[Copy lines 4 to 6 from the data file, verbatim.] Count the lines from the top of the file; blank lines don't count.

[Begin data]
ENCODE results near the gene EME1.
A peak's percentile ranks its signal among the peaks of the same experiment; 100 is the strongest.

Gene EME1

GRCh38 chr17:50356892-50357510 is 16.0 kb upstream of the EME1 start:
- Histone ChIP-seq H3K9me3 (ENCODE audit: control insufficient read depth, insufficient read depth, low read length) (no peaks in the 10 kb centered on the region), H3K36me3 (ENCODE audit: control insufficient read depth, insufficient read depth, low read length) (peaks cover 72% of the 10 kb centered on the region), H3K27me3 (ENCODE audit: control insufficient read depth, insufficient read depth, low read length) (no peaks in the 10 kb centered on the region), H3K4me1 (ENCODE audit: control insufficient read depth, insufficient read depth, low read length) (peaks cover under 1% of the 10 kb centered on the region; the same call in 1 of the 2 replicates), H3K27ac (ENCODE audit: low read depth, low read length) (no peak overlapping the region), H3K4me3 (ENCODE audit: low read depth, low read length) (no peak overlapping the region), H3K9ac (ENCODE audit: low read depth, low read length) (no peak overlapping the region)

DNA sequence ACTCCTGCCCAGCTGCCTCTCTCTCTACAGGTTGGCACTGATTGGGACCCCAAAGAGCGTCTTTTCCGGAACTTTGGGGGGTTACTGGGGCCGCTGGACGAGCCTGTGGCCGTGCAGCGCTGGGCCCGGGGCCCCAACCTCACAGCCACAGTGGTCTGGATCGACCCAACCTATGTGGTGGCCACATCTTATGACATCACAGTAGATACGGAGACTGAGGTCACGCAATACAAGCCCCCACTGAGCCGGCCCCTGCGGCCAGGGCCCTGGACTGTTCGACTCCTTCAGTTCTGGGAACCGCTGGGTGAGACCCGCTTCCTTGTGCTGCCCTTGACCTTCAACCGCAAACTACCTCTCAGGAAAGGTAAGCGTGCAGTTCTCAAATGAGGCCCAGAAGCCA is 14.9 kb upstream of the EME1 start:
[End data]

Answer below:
GRCh38 chr17:50356892-50357510 is 16.0 kb upstream of the EME1 start:
- Histone ChIP-seq H3K9me3 (ENCODE audit: control insufficient read depth, insufficient read depth, low read length) (no peaks in the 10 kb centered on the region), H3K36me3 (ENCODE audit: control insufficient read depth, insufficient read depth, low read length) (peaks cover 72% of the 10 kb centered on the region), H3K27me3 (ENCODE audit: control insufficient read depth, insufficient read depth, low read length) (no peaks in the 10 kb centered on the region), H3K4me1 (ENCODE audit: control insufficient read depth, insufficient read depth, low read length) (peaks cover under 1% of the 10 kb centered on the region; the same call in 1 of the 2 replicates), H3K27ac (ENCODE audit: low read depth, low read length) (no peak overlapping the region), H3K4me3 (ENCODE audit: low read depth, low read length) (no peak overlapping the region), H3K9ac (ENCODE audit: low read depth, low read length) (no peak overlapping the region)

DNA sequence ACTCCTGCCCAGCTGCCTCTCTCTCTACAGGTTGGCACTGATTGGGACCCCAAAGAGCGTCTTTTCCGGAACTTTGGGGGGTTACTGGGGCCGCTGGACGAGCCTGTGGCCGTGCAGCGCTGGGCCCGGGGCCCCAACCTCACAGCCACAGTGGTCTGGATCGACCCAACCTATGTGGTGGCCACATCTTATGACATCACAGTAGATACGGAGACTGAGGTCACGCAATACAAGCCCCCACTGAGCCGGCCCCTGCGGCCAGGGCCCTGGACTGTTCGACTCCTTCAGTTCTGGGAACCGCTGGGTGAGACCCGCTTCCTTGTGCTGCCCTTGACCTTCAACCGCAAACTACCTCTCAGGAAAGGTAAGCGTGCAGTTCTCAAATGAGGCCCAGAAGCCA is 14.9 kb upstream of the EME1 start: